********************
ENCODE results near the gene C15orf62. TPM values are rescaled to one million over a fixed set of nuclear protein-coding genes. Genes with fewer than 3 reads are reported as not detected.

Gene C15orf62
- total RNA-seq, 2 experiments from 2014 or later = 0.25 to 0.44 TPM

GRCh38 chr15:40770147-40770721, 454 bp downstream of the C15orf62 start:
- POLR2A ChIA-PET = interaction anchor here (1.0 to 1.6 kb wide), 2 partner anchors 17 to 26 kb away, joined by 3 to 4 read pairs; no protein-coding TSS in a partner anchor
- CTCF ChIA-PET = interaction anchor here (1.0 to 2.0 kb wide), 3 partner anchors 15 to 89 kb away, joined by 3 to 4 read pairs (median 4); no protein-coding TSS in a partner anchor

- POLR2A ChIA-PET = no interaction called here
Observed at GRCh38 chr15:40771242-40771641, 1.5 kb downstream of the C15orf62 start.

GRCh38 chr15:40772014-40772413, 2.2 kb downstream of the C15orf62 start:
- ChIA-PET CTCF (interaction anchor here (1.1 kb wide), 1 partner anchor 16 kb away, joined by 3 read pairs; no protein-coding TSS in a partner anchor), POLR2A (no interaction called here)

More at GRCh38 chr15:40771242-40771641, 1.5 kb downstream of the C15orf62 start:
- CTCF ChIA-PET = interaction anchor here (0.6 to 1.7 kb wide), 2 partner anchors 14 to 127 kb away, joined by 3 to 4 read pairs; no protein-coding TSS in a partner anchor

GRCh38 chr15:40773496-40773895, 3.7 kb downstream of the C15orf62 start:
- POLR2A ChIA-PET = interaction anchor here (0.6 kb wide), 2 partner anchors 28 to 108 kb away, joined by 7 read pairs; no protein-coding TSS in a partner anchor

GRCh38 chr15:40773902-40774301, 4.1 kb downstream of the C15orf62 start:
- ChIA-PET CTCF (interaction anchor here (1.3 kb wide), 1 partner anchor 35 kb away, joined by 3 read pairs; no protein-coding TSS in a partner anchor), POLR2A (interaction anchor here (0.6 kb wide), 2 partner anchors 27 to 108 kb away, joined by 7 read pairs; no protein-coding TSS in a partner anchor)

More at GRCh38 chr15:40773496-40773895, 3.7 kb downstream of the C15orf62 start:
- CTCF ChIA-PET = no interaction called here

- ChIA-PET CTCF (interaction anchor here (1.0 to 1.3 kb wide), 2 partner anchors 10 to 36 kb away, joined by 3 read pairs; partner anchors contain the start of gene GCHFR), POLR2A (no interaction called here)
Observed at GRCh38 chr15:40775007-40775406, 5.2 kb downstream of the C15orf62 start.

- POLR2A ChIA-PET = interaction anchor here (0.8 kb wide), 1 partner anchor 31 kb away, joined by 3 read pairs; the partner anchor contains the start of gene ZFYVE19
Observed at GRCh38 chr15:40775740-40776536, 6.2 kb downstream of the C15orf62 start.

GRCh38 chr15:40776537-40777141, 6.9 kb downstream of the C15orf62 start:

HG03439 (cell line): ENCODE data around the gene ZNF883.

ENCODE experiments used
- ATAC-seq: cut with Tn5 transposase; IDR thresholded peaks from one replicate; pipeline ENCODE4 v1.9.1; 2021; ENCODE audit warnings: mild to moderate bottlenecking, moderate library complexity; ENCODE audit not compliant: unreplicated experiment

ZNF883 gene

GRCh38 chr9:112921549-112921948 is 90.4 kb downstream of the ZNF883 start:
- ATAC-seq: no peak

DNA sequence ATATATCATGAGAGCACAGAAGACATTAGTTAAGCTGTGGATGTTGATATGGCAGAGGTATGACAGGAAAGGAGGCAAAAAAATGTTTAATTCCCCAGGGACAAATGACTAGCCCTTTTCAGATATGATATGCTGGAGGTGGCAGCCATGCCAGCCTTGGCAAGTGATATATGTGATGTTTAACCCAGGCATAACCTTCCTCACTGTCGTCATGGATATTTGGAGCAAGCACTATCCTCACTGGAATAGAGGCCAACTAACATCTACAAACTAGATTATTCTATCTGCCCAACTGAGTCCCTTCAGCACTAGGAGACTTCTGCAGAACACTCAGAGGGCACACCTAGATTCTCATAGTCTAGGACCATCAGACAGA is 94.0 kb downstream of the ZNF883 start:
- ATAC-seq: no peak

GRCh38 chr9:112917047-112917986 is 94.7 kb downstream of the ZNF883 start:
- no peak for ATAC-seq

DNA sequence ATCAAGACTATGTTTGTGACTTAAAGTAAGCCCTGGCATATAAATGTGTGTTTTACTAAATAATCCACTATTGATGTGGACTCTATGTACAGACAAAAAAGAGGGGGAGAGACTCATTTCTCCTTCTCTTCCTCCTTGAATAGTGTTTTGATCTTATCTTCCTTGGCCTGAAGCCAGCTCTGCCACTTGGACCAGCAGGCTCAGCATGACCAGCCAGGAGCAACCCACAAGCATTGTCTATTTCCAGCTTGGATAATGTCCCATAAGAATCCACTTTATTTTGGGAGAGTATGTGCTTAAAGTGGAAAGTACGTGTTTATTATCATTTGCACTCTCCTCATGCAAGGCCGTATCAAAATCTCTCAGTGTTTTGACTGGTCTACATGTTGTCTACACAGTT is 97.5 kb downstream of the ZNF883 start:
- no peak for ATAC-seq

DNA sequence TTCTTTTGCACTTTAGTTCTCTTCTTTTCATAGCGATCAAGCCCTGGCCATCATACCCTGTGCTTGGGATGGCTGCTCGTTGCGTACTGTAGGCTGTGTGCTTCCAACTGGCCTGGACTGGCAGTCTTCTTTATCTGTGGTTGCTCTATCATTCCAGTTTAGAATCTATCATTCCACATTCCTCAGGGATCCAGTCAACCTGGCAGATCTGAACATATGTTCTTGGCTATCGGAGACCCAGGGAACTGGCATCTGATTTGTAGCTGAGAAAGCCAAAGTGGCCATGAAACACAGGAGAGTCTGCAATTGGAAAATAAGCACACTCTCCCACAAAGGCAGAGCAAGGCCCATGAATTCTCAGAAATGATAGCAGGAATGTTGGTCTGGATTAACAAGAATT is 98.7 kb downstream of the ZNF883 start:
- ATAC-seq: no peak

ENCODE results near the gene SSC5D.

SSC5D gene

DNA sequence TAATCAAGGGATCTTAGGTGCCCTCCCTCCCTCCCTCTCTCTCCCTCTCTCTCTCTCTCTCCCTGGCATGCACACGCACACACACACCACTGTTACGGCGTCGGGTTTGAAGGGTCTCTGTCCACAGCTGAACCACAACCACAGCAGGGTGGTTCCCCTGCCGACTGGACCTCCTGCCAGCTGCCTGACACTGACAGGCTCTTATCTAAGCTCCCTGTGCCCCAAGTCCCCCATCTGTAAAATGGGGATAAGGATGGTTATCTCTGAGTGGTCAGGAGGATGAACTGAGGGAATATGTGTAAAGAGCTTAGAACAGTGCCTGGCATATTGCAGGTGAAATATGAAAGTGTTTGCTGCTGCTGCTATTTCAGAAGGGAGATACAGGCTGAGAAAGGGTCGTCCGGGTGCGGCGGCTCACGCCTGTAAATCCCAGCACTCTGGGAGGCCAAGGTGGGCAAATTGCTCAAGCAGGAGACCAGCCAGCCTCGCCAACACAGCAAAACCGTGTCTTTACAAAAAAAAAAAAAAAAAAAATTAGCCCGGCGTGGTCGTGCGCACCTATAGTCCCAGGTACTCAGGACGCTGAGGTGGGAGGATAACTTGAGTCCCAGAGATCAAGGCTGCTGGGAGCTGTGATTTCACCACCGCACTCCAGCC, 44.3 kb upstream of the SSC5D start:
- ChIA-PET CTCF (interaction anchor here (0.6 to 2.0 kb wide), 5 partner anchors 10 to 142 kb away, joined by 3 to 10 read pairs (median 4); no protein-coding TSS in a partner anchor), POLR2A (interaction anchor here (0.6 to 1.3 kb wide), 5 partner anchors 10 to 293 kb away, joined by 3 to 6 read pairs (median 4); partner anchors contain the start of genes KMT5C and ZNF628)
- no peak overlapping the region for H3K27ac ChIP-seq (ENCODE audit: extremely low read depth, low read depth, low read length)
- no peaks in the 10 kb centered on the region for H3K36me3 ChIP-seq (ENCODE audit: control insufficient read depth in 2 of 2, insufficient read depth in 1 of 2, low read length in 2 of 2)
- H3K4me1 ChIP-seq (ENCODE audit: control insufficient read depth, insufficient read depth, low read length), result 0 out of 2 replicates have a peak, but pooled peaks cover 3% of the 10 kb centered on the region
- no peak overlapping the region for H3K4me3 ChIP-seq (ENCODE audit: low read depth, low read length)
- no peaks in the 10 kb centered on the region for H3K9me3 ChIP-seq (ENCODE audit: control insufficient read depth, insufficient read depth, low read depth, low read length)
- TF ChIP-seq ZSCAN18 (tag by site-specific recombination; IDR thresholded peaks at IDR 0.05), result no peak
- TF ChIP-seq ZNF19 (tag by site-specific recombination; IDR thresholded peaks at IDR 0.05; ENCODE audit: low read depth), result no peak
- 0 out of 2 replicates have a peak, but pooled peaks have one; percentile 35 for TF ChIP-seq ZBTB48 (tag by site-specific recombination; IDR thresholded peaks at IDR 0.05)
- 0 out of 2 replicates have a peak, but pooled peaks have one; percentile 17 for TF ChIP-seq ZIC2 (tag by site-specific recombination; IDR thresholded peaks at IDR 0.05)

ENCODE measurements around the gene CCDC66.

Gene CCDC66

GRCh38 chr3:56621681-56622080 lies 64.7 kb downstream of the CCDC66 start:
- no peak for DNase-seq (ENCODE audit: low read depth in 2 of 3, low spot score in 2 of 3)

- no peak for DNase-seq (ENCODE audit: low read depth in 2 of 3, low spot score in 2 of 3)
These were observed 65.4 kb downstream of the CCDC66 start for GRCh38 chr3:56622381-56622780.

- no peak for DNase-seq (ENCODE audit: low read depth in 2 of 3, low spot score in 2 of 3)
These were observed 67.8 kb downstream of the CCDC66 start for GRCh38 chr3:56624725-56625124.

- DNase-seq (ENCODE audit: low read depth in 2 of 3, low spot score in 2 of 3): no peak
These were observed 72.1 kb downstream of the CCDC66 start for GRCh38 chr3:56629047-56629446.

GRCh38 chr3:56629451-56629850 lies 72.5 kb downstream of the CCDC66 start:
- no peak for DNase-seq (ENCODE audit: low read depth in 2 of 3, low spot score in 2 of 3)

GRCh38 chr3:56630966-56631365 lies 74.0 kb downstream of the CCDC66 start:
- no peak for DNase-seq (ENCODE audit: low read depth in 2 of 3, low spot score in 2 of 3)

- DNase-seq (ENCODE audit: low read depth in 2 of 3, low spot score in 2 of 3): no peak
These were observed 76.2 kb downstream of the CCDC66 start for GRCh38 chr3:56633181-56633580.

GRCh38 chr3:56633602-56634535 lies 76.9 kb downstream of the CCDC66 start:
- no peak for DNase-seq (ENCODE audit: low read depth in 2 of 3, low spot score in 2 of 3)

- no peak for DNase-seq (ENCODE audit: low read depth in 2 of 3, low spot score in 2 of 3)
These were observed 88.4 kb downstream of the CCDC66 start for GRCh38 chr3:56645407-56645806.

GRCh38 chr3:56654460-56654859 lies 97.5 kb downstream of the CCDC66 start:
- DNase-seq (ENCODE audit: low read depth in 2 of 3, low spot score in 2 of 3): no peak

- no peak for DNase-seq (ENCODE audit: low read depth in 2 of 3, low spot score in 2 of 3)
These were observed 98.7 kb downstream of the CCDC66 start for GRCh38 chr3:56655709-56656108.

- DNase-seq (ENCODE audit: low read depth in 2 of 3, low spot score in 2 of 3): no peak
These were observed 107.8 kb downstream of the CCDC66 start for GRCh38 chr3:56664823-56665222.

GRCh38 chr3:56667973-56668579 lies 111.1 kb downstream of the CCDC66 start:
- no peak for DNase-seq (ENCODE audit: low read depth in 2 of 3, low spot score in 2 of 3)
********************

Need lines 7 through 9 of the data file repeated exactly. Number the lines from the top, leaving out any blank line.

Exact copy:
- POLR2A ChIA-PET = no interaction called here
Observed at GRCh38 chr15:40771242-40771641, 1.5 kb downstream of the C15orf62 start.

GRCh38 chr15:40772014-40772413, 2.2 kb downstream of the C15orf62 start: